If the head licence is terminated, then any sub-licences granted by the head licensor are also terminated.

What about entitlement and employee compensation?

There are no provisions in the UP package relating to entitlement or employee compensation. Therefore, it is expected that national law will apply to questions of entitlement and of employee compensation for UPs. Article 60 of the European Patent Convention states that where an inventor is an employee, the right to an EP shall be determined in accordance with the law of the state in which the employee is mainly employed.

Preparatory steps

Since the governing law is determined according to the applicant's place of residence or principal place of business at the date of an application for a patent, there is some urgency in understanding which laws will apply to any UPs that may be granted under pending applications. Pending applications could result in UPs from as early as next year. Applicants should review what is recorded in the European Patent Register as their country of residence or principal place of business to understand which law will apply.

In the short term, applicants should also review their current filing practices to understand which law will govern any UPs resulting from applications that are yet to be filed, in case they would prefer to achieve a different result. This requires applicants to consider the following matters:

  • For companies that do not have a principal place of business in a participating member state, whether they have any operations that could be said to be a place of business in such a state, and what the effect will be of making the application from that place of business.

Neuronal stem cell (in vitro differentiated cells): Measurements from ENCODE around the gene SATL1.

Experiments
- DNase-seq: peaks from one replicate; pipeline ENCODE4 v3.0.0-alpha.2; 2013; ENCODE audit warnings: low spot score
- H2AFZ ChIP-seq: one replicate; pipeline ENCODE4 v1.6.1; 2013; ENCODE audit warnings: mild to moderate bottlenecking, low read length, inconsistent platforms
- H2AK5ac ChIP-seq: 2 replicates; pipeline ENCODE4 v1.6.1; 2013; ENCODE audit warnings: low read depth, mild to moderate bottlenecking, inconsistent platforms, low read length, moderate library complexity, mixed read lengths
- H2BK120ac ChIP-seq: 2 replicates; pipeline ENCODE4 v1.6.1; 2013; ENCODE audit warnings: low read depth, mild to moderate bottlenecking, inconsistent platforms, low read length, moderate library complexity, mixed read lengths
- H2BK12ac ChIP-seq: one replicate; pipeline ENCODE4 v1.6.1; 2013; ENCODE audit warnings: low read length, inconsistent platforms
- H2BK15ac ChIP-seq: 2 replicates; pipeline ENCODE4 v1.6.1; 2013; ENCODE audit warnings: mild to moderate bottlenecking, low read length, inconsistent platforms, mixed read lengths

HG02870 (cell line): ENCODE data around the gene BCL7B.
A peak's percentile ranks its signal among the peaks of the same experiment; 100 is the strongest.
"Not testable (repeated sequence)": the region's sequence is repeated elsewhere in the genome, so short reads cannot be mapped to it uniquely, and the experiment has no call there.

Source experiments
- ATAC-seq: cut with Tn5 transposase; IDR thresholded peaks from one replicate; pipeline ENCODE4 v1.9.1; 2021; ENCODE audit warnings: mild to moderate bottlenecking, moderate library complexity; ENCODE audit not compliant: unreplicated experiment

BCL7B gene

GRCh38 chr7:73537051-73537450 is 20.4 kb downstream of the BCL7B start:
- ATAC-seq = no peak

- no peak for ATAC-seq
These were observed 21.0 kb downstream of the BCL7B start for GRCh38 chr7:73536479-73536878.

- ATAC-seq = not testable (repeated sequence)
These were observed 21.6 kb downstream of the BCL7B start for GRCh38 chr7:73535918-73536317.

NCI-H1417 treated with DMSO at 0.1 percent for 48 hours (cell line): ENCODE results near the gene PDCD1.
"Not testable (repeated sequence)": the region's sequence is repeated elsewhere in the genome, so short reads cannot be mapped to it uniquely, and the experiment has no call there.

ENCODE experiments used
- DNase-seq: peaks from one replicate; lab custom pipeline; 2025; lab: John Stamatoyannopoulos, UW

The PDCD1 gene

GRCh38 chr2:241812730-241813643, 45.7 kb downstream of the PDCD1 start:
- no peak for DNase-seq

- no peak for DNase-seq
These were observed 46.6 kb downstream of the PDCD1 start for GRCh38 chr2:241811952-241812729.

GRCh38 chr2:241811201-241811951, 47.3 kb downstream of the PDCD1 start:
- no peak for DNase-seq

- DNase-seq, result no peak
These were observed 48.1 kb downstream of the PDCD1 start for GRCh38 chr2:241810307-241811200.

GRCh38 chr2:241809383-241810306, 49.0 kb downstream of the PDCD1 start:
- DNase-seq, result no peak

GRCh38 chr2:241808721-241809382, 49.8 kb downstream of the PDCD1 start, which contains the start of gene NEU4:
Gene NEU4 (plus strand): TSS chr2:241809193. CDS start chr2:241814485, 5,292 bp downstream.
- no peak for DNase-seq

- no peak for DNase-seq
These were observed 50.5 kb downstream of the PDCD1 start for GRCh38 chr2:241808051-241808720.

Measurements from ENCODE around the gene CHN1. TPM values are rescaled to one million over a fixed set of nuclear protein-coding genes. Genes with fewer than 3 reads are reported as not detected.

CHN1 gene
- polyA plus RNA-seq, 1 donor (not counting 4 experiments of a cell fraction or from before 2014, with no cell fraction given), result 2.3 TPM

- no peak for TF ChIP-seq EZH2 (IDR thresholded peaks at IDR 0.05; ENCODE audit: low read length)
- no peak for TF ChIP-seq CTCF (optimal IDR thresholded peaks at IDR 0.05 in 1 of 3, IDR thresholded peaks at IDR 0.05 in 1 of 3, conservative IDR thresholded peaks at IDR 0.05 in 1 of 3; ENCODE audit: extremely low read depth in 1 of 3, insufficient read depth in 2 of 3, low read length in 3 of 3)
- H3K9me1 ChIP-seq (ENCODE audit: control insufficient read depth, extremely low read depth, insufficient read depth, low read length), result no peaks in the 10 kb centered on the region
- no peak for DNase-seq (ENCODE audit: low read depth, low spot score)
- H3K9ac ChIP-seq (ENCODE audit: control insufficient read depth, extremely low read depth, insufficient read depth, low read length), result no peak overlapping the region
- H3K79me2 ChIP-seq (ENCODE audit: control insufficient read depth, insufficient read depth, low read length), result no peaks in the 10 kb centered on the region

• For companies with European operations in one or more participating member states, understanding where they are resident and have their principal place of business, and considering whether to use that place of business when making an application, or any other place of business they may have in a participating member state.
  • For companies involved in collaborative work that may result in a patentable invention (including collaborations between companies in the same group), checking whether the terms of any joint venture agreements govern the order of applicants to be named on an application, and either adjusting or putting into place the necessary provisions to result in their preferred law of property.

In the medium term, once a company has identified which national property laws may be available to it and which it prefers, it may be prudent to review, with the assistance of counsel, any standard form  licensing, assignment or securitisation documents that they may use to ensure that these are aligned with their preferred national law for future UPs.

With sincere thanks to Jonathan Konietz (Ampersand), Céline Bey (Gowling WLG) and Raimondo Galli (Galli Law Firm) for their input on German, French and Italian law respectively. Any errors regarding the same are entirely my own.


This is an insight article whose content has not been commissioned or written by the IAM editorial team, but which has been proofed and edited to run in accordance with the IAM style guide.